I've kept a journal every day since about sixth grade and I find that sometimes, if I try to read back before a certain time, big, important things will have happened and I just can't relate to the person I was then. Time wears down these mental blocks, though, so I can read back even earlier--but there are just regions of my life where I don't understand who I was. Recent signposts--before I realized I was nonbinary. Before I broke up with my ex. Before I got to college...

Look, here I am again, going through the past as seen through paper and ink, instead of...I don't know. Looking outward. The problem is that I value permanence--I want to do things once and have that be it. I've bought into the value system that values product more than process. The constant daily work of talking to people you don't know, reading the news, taking unplanned opportunities and adapting your schedule to them--I am not good at this.

There is no way for me to break out of my cocoon, but it may be possible every day to leave and return. The displacement is zero; but what distances can I reach?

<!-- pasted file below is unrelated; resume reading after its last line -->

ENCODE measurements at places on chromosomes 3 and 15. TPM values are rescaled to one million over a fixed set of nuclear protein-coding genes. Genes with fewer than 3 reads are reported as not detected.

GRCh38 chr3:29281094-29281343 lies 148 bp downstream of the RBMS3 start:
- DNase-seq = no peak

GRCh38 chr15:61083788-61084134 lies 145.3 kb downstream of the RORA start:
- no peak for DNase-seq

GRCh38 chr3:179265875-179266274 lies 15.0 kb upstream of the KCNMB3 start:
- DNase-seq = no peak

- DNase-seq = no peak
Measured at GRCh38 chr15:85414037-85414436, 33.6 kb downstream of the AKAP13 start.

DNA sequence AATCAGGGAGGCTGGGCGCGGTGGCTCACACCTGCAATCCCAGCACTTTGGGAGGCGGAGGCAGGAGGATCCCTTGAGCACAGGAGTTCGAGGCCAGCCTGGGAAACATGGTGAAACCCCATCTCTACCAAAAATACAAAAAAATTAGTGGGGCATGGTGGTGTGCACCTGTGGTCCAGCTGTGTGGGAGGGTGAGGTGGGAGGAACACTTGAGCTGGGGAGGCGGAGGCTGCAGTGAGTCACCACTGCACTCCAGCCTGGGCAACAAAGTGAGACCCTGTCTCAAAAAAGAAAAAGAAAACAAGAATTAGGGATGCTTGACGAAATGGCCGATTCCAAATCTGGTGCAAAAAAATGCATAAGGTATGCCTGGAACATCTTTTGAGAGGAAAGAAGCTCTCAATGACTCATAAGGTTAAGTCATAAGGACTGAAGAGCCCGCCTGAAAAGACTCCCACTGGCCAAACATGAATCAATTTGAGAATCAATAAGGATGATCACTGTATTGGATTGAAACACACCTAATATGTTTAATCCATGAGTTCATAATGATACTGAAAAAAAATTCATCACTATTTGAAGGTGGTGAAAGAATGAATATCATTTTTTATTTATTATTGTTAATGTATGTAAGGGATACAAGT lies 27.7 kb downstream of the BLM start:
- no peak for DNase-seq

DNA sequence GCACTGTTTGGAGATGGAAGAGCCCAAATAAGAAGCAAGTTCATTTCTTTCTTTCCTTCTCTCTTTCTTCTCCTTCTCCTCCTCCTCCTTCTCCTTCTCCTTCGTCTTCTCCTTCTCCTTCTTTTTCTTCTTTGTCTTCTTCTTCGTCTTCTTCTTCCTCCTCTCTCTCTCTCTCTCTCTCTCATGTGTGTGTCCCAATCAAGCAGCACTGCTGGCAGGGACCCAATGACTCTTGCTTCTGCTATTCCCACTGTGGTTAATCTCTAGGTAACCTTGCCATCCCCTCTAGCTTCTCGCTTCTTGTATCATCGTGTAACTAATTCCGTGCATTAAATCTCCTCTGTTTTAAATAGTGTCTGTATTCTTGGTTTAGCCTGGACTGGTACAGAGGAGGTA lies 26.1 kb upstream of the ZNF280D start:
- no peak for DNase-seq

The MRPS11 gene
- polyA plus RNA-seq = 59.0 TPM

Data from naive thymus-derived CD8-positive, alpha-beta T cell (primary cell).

Tuesday, February 16, 2016


I'm really not doing great on the whole two-posts-per-week deal this quarter. What can I say? Winter Quarter. Nineteen units. This weekend, however, we had Monday off, which meant lots of time for both relaxation and work.

Something I've noticed is that it is really, really easy to lose track of people when you don't see them in person. I've been actively trying to keep up contact with my closest friends from last year who aren't in my dorm now, and the result is...brunch every couple of weeks. Not a lot. I love my friends and I need to spend a certain amount of time each day interacting with people I love, or else I start going robot. We're going to disperse even more next year than we are currently, which means I am thinking a lot about how to keep it up.

Even living in a dorm full of great people, it's easy to lose touch. I haven't spoken with some of my favorite frosh, my RA, or the guy whom I consider my brother in depth in a couple of weeks. Other friends regularly come over to hang out and drink tea, which I really appreciate, but about three people fall into this category. As for high school friends? Also few enough to count on one hand.